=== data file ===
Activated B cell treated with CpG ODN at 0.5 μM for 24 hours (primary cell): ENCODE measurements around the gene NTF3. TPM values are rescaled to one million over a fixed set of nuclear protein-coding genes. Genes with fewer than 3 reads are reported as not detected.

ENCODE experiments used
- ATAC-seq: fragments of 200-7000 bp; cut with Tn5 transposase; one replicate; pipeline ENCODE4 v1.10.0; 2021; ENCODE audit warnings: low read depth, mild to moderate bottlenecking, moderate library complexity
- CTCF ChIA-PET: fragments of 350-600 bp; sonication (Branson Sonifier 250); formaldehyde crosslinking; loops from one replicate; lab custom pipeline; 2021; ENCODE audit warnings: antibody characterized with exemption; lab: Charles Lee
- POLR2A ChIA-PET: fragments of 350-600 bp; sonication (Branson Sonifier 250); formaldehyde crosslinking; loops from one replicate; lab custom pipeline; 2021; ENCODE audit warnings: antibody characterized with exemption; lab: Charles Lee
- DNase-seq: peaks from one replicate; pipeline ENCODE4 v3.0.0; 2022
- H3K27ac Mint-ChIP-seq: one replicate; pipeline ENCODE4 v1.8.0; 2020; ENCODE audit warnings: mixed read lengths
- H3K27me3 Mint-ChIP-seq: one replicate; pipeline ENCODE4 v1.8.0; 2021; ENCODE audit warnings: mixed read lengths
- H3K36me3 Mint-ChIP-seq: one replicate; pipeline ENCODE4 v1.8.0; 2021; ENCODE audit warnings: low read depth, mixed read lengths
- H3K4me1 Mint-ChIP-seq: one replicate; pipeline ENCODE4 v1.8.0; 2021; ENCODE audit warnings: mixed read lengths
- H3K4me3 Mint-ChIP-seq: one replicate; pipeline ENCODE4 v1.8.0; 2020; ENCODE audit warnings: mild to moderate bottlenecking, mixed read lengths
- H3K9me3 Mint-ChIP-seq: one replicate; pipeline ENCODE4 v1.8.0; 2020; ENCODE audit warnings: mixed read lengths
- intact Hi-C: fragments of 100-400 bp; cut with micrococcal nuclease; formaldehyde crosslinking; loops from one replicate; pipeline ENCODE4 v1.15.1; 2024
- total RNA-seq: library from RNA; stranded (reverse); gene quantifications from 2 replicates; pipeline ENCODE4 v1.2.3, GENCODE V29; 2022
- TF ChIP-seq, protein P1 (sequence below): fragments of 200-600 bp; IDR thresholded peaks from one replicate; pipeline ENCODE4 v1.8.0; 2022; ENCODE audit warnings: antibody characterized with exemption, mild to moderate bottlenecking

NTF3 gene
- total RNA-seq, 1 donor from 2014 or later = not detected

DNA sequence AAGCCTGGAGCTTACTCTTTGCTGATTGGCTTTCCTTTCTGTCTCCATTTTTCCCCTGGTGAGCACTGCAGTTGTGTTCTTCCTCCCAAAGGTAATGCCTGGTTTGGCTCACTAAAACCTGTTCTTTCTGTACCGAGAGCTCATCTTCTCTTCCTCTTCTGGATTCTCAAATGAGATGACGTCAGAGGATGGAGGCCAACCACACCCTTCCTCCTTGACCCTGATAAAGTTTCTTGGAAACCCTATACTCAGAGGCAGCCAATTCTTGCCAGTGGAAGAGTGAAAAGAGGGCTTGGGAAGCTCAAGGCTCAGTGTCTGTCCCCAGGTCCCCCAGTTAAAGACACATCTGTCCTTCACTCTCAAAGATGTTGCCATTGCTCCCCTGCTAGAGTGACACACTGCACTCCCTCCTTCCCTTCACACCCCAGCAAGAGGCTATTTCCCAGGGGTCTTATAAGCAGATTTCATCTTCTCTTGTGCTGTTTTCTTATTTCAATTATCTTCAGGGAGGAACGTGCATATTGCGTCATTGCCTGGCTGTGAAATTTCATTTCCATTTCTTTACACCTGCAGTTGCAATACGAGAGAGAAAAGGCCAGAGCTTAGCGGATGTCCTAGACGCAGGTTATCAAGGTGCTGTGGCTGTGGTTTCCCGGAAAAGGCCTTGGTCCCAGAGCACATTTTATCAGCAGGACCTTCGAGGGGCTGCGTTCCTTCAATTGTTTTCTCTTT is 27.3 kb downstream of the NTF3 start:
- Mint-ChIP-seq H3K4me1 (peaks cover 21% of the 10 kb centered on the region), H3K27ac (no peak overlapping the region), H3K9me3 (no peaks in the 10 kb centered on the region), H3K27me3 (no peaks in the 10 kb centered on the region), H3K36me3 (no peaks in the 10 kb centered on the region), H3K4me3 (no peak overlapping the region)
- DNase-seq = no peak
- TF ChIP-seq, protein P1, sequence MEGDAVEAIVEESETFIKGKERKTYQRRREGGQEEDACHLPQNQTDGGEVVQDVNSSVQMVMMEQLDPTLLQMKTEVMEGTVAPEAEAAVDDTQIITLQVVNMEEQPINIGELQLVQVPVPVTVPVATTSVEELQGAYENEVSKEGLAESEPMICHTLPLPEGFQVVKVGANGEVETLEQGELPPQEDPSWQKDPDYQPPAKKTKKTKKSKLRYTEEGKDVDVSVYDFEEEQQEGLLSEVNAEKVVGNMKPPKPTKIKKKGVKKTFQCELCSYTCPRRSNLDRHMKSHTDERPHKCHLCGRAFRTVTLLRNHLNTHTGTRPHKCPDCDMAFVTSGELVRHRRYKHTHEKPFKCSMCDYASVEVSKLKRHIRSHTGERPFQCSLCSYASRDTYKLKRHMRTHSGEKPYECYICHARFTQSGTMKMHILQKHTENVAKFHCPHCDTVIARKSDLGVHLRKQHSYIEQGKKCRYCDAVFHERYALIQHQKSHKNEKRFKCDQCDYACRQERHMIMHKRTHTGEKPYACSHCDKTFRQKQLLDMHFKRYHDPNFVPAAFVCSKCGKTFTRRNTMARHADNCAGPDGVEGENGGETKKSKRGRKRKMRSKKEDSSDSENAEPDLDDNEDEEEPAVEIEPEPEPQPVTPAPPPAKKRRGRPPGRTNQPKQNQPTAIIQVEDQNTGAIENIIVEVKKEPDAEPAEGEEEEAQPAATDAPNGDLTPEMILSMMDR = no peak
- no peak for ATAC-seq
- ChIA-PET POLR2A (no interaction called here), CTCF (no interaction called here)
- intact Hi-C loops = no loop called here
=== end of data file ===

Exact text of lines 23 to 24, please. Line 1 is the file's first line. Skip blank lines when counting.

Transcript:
- ChIA-PET POLR2A (no interaction called here), CTCF (no interaction called here)
- intact Hi-C loops = no loop called here